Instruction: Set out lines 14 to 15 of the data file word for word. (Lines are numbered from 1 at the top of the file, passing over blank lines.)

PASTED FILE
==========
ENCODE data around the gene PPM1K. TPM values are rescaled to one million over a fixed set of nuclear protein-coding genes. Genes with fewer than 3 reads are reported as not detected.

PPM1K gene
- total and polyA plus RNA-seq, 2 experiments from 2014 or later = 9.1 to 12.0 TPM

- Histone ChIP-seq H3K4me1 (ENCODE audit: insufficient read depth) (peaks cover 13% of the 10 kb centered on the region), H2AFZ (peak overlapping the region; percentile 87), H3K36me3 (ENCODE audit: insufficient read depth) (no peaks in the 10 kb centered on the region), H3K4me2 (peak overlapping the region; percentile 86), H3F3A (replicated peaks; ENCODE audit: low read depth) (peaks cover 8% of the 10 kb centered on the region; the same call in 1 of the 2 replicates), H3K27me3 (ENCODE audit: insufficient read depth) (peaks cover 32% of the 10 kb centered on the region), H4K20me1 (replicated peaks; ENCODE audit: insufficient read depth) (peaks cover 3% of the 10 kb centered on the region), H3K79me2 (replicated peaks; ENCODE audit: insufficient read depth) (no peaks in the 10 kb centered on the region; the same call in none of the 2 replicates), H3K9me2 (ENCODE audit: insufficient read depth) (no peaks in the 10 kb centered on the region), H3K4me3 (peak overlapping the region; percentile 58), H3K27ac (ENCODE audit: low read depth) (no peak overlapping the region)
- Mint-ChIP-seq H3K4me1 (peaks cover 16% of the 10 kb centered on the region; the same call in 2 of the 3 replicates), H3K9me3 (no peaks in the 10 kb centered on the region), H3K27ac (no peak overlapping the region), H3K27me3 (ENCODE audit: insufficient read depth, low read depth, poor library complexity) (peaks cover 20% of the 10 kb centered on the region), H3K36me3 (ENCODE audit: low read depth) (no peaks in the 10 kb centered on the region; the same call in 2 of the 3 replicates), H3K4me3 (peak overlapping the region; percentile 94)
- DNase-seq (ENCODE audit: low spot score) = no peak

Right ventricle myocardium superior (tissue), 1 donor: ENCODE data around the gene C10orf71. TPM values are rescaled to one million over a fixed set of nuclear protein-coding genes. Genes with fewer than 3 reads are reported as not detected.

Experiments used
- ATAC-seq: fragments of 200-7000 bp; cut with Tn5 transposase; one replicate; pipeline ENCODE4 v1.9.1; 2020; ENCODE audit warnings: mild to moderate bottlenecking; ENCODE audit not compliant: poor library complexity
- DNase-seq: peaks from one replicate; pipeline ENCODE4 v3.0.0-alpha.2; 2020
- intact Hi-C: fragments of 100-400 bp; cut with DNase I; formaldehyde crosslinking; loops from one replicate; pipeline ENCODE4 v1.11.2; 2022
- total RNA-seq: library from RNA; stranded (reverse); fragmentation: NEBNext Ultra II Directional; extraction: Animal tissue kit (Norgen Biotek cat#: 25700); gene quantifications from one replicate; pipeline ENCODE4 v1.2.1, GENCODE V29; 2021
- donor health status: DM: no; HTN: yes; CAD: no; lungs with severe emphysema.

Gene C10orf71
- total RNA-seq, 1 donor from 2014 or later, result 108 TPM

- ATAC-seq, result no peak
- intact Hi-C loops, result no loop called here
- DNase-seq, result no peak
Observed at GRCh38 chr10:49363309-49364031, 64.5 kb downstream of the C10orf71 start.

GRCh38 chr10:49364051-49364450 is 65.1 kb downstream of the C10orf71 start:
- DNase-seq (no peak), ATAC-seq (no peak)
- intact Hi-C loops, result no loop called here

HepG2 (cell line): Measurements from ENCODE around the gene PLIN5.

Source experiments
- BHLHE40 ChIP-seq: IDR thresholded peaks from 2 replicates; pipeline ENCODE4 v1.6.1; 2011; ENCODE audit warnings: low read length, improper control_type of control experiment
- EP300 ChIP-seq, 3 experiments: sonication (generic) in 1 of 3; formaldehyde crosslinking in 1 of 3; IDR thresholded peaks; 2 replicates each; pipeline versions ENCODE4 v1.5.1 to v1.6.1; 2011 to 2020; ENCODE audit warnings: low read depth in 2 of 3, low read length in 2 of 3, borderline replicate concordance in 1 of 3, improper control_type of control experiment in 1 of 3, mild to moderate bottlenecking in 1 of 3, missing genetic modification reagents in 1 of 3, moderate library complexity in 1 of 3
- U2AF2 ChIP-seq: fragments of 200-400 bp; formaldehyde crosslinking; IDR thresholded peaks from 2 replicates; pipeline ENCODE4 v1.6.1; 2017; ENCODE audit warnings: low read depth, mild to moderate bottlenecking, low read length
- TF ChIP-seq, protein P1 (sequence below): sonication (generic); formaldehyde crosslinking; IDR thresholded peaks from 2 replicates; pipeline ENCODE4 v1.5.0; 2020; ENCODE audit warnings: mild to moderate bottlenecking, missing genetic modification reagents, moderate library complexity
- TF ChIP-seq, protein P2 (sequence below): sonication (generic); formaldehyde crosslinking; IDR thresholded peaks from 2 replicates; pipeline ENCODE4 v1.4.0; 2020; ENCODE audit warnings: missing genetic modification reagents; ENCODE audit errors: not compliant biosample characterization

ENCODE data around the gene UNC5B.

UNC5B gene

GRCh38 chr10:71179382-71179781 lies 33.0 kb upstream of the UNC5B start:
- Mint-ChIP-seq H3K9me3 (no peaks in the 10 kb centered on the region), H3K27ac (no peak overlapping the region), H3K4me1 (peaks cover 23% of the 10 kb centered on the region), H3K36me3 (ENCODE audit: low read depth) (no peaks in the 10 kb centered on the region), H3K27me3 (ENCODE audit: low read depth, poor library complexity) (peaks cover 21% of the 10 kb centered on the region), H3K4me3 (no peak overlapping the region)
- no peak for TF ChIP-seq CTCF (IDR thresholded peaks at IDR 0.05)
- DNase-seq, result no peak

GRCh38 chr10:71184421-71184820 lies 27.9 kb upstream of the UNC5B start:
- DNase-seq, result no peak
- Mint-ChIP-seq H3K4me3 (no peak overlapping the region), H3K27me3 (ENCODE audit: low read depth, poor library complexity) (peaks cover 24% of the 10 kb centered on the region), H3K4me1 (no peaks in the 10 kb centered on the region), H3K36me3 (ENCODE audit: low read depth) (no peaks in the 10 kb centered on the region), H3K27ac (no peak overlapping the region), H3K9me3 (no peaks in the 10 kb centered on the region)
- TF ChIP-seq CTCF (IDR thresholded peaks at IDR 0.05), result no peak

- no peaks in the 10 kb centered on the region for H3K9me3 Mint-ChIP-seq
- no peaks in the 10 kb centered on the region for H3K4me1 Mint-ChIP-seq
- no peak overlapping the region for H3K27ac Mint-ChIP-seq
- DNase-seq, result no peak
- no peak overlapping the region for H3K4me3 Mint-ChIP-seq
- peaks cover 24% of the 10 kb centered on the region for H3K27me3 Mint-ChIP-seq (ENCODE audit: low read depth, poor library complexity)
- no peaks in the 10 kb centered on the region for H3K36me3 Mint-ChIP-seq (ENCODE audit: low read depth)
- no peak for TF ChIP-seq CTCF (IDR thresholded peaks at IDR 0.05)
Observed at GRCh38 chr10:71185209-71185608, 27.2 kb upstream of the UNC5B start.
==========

Gene C10orf71
- total RNA-seq, 1 donor from 2014 or later, result 108 TPM